Wednesday, December 30, 2009

Looking Back

I know that I said at the beginning of 2009 that the new year is really no different than the year before. New Years Eve is any other night to me. But it does give us a way to separate periods in our lives. I am happy with my accomplishments and always will be. If I die now, I won't be disappointed with what I have done. I have a good life.

What I learned in 2009:

1) Americans love to blame people. It is classless and unsophisticated. Madison people are pretty good about not doing that. Here is an example:

"You gave him the wrong directions and he got lost!" - not classy (And very typical of the American culture)


"He got lost" (We aren't blaming anyone here. See the difference?)

2) Family is so valuable.

It took me a while to get here. After years of living geographically close to my folks, I never took advantage of it. I didn't see them that often. At least I don't think I did. I didn't always talk to them that much, either. Living 500 miles away from them, I am now declaring "family time" with the local family and convincing my boyfriend to do the same. We are always having family time. And I am proud to say that my sisters are my best friends.

3) You don't always need to be near all forms of communication.

My boyfriend taught me to travel without my cell phone and without checking e-mail. I highly recommend it. I am now working on leaving my phone at home when I go out. I do not need to be reached all of the time. That's how it used to be, right?

4) Madison - Simply the Best

The best choice I ever made. Moving here.

Best books I read in 2009:

"The Help"

"The Girls from Aims"

"My Sister's Keeper"


"The Curious Incident of the Dog in the Nighttime"

"Olive Kitteridge"

My next posting will feature my favorite blog postings from 2009.

Happy New Year!

Monday, December 21, 2009

Solo Travels to Montreal

My trip to Montreal was a great experience. While looking forward to six days and five nights of vacation, some were doubtful that I would enjoy a vacation alone, but I did.

While staying down town, across the street from McGill University, my hotel was in a great location. I chose it based on the following: Good ratings on tripadvisor, I wanted a boutique hotel, I had a certain budget and I needed a workout room. (I didn't think outdoor running was going to work there).

After learning that the Bodies Exhibit was a few blocks from my hotel, I was excited to go. Somehow I missed it while it was in Cleveland but jumped at the chance to see it on vacation. Explore the interior and exterior of real preserved human bodies. Everything is exposed, including a room of unborn babies throughout the pregnancy. If you have the chance, I recommend the exhibition. These are real bodies. (beware)

The irony of that scientific exhibit had me thinking after I walked around McGill University and wandered into the Redpath Museum. Marine Vertebrates are on display as you enter the building. After looking at them, I thought how common it is for us to look at the skeletal systems of other mammals but not humans. Take the Field Museum, for example. There is an entire area dedicated to mammals that all look like (maybe they are) taxidermy. Walk into the bodies exhibit and you think how odd and eerie it is to look at a preserved, mortal human being.

I explored Old Montreal on my second day. Architecturally, this was my favorite area. It definitely has more of a "European" feel to it, although the french Canadians will tell you that Montreal does not look like Europe. The narrow, brick streets, cathedrals and tiny stores make it a cozy part of the area. I visited Notre Dame-de-Bon-Secours, one of the oldest churches in Montreal. Because the cathedral became a pilgrimage site for sailors, wooden ships are still hanging from the ceiling today.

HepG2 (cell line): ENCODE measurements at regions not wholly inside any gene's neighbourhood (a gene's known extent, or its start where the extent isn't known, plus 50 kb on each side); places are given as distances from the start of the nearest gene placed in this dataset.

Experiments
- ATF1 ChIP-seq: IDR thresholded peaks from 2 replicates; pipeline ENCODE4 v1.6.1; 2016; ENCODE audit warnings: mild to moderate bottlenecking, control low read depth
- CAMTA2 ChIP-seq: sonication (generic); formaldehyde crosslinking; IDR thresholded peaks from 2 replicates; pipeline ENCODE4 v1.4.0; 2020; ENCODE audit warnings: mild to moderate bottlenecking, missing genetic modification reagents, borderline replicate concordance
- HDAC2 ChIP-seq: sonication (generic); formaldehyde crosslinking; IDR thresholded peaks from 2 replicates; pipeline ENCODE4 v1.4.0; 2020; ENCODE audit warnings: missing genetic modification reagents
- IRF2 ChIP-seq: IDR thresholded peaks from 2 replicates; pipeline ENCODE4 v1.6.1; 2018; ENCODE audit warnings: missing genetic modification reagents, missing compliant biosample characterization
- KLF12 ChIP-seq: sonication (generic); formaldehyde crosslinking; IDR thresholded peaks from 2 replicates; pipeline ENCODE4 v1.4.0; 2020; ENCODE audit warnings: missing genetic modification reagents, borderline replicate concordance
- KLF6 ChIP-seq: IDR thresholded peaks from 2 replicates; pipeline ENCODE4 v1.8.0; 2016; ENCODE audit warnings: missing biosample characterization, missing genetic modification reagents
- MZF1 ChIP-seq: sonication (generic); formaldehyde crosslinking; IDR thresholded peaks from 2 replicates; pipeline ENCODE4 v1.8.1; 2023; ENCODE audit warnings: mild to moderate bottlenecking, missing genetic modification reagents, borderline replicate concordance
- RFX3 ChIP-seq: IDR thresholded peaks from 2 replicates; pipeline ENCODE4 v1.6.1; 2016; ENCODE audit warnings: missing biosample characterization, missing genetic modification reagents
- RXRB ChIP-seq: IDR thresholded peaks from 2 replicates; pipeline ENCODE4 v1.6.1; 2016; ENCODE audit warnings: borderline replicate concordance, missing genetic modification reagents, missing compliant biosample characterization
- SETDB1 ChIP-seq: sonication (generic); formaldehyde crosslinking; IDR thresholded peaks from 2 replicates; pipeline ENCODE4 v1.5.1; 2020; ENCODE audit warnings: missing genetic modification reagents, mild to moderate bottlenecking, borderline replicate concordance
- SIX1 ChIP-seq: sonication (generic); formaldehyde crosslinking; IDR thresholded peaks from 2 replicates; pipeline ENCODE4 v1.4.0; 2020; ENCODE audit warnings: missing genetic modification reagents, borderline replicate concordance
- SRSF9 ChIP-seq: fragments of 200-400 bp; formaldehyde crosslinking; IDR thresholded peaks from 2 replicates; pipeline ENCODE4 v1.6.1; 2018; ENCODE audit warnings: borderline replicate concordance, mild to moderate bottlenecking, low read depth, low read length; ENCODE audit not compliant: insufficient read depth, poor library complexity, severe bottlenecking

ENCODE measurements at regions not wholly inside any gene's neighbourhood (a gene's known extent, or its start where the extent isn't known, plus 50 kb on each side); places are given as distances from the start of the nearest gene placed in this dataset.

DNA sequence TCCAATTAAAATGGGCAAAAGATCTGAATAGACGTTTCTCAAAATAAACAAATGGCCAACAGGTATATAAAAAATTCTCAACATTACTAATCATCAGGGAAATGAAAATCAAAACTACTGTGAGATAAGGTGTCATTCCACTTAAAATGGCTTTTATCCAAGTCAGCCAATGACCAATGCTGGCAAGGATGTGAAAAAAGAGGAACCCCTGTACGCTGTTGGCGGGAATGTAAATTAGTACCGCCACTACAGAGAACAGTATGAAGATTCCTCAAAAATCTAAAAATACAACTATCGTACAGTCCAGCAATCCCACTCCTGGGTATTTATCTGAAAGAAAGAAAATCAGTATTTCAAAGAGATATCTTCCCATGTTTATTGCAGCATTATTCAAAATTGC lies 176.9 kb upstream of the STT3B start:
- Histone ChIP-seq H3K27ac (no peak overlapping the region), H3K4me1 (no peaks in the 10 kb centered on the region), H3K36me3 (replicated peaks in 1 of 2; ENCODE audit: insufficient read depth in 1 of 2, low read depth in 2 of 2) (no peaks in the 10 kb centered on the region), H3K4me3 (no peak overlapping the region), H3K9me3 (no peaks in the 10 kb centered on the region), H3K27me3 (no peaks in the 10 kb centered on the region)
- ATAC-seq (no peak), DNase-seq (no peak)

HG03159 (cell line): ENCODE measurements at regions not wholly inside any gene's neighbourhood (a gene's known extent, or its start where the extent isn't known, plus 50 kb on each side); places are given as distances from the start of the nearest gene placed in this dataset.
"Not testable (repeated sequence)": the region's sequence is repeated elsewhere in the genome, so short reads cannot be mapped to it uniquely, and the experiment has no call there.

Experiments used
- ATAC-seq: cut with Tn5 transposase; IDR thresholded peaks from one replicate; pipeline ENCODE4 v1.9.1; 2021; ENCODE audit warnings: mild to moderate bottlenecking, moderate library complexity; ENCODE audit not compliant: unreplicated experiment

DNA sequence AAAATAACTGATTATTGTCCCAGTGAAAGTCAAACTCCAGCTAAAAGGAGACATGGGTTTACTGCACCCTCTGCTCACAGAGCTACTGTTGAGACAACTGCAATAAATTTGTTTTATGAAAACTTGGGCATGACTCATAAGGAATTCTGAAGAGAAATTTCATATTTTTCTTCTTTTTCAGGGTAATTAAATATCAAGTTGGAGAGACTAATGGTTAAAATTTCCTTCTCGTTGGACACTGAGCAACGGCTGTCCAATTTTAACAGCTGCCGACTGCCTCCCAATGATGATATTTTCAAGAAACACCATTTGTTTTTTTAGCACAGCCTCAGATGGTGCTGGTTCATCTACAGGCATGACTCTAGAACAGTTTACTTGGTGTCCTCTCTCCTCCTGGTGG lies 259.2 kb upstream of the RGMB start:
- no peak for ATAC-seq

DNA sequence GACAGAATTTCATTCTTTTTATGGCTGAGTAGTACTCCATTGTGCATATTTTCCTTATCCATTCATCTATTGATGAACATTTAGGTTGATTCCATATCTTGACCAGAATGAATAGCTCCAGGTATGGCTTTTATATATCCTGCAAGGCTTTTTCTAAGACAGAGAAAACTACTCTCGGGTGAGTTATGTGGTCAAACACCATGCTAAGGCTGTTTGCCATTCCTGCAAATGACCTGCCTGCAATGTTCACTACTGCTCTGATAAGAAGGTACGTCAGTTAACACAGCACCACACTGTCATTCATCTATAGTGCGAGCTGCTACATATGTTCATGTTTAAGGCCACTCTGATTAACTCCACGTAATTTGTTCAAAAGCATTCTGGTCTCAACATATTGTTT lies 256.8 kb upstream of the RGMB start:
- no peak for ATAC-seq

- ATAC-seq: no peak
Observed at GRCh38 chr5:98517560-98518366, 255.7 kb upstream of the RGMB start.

I was late getting to the Beaux-Arts Museum. I didn't have as much time in there as I would have liked. Not until I moved to Madison have I enjoyed looking at furniture at art museums. (I am surrounded by a ton of furniture stores and live across the street from the Modern Art Museum). They had some fantastic modern furniture through the century. They also had a 1984 IBM computer on display!

St. Denis and Mt. Royal were my favorite streets to wander. There are a ton of fun local stores to browse around. I was able to find suitable gifts for my beloved sisters (my best friends).

Yes, Montreal is freezing this time of the year. My heart (which is no longer heavy) has been set on going there since 2006. My family visited there in 1985. I was ready to go back as an adult. I chose to move to a cold state from a cold state. And I can tolerate the cold weather. Finding a flight for under $500 from Wisconsin was another story.

Racing against the sunset at 4:10 every day, I would try to get as much of my outdoor walking out of the way as possible.

My favorite restaurants:
Le Cafe Vert (I believe that is the name)
Aux Printemps - Vegan, casual and pretty tasty.
Olive and Gourmando - Everything about this place was awesome. I went there for lunch and was seated at a community table. The food was fantastic, as was the decor.
Le Cagibi - A very, very casual place. Vegetarian. I went there for dinner, not knowing how casual it is. There are old couches, an old tin ceiling and hipsters all over their Macs. The food was delicious.

The above three places are all vegetarian friendly (if not exclusive). You know what you are eating and you can pronounce all of the words.

As a solo traveler, I would talk to the people around me, if I was in the mood. I did make friends with a Greek man who has lived in Montreal for seven years. He is trilingual. We went out for drinks one night. I found him to be very interesting and we spoke about our travels and he attempted to force me into speaking french. (They all told me that I have a cute french accent - that is credited to two authentic french teachers at Hathaway Brown School).